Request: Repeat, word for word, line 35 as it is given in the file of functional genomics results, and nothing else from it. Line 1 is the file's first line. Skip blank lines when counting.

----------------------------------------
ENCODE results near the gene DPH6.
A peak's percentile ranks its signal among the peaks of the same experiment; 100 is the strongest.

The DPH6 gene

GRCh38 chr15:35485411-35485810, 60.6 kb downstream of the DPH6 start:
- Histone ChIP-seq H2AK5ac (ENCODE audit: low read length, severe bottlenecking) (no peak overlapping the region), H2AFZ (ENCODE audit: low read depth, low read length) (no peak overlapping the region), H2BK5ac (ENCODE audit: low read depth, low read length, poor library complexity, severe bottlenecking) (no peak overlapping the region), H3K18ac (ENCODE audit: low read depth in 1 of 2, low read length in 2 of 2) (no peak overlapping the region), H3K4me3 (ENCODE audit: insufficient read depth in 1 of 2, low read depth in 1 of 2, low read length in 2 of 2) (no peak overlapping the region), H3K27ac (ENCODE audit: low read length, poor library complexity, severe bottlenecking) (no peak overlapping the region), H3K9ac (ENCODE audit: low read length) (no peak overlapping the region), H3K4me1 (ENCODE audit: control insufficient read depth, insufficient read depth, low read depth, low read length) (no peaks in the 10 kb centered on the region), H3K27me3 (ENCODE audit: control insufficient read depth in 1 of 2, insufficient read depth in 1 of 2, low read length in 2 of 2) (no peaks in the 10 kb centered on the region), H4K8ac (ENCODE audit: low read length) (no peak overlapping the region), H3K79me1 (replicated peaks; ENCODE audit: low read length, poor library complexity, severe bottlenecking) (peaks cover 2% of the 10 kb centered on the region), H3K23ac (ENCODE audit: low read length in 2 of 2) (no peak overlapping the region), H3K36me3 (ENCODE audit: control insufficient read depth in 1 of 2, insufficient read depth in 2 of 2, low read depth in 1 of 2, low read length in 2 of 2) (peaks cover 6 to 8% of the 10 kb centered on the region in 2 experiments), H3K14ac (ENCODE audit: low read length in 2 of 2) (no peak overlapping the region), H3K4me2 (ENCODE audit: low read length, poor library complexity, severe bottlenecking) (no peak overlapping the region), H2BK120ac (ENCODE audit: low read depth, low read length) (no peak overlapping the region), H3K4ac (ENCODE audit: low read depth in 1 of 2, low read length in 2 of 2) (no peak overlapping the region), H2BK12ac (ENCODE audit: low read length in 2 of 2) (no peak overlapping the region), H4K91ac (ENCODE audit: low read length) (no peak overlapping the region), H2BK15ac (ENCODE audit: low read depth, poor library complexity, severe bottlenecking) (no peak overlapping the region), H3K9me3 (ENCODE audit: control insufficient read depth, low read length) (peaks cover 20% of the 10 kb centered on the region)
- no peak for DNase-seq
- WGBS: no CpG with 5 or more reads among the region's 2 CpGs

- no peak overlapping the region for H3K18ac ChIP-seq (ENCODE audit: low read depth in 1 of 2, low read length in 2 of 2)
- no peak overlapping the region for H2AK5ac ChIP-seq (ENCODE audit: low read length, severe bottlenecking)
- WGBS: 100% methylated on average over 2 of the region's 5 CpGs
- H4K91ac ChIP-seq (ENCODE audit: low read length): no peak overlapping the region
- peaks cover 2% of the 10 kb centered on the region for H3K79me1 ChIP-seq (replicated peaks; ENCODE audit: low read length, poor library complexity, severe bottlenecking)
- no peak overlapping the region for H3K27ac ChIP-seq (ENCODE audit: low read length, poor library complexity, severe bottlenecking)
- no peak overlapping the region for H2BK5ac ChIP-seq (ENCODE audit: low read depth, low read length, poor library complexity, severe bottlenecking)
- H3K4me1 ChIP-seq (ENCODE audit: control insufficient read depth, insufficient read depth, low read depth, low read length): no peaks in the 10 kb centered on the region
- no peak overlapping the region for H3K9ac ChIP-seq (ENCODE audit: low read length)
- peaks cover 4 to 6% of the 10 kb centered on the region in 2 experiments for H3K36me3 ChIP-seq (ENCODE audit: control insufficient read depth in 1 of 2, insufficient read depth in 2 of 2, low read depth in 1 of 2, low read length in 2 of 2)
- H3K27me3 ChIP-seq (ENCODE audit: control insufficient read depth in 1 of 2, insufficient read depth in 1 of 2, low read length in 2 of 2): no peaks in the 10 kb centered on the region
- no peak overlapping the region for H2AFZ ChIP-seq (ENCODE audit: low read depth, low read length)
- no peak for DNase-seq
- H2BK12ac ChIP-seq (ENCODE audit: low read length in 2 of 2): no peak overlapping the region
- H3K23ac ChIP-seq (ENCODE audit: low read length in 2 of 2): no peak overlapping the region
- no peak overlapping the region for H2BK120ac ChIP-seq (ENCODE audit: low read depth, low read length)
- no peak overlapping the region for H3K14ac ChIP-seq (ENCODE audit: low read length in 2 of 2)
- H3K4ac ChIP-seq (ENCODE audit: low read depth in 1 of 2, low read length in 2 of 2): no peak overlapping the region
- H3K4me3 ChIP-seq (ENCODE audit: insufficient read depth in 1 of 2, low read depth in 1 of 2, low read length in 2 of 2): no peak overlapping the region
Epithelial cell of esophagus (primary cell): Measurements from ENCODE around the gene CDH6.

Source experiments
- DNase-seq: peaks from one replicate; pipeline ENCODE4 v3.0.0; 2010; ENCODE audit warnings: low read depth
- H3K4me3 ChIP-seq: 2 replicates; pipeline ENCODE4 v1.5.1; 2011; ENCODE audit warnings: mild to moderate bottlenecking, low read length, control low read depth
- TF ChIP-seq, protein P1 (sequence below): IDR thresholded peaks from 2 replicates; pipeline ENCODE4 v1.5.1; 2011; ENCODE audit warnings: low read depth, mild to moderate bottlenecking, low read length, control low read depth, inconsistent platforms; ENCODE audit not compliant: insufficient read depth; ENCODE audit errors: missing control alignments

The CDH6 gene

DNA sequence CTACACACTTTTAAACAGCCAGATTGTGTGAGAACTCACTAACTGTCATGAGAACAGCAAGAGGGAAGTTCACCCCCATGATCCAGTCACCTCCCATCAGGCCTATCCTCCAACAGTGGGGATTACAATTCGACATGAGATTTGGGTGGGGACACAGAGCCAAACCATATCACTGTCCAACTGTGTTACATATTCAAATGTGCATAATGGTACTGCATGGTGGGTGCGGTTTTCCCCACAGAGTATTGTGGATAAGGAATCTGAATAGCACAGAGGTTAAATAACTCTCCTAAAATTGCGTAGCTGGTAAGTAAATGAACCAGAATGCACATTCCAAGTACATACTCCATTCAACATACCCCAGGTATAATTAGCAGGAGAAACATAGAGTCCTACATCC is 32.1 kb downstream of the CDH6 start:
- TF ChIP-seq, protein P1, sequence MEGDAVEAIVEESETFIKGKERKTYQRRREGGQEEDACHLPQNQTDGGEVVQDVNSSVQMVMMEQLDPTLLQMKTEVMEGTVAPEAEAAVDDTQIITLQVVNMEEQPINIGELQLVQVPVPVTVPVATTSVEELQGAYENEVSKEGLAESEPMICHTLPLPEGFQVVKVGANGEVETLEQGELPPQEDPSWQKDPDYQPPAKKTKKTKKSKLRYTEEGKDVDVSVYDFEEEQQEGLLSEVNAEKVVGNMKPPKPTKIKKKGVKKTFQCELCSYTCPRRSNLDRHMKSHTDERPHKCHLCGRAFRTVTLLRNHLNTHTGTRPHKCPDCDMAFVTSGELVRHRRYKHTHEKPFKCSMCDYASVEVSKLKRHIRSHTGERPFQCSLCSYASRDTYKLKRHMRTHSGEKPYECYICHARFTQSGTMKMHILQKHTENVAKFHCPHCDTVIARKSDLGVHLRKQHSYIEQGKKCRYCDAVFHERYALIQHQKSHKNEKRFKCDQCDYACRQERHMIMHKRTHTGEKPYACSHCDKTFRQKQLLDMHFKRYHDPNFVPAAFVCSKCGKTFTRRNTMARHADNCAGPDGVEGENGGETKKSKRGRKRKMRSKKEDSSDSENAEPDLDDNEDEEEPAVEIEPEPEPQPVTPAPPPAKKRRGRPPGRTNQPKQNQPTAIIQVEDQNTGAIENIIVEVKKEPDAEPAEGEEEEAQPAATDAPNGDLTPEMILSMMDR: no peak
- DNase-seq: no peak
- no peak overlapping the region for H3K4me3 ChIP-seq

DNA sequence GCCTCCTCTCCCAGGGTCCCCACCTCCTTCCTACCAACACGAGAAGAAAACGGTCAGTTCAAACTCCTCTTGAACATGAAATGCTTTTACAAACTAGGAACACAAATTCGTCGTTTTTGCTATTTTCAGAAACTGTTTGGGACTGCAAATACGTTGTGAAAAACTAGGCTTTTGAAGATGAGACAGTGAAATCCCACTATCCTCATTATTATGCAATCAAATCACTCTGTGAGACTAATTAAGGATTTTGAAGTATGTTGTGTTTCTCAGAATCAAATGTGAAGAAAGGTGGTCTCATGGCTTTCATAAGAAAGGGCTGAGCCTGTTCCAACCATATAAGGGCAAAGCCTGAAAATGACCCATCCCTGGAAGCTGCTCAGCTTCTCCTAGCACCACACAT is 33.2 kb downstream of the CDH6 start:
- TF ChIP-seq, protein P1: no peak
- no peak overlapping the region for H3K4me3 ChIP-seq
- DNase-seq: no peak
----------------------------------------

- DNase-seq: no peak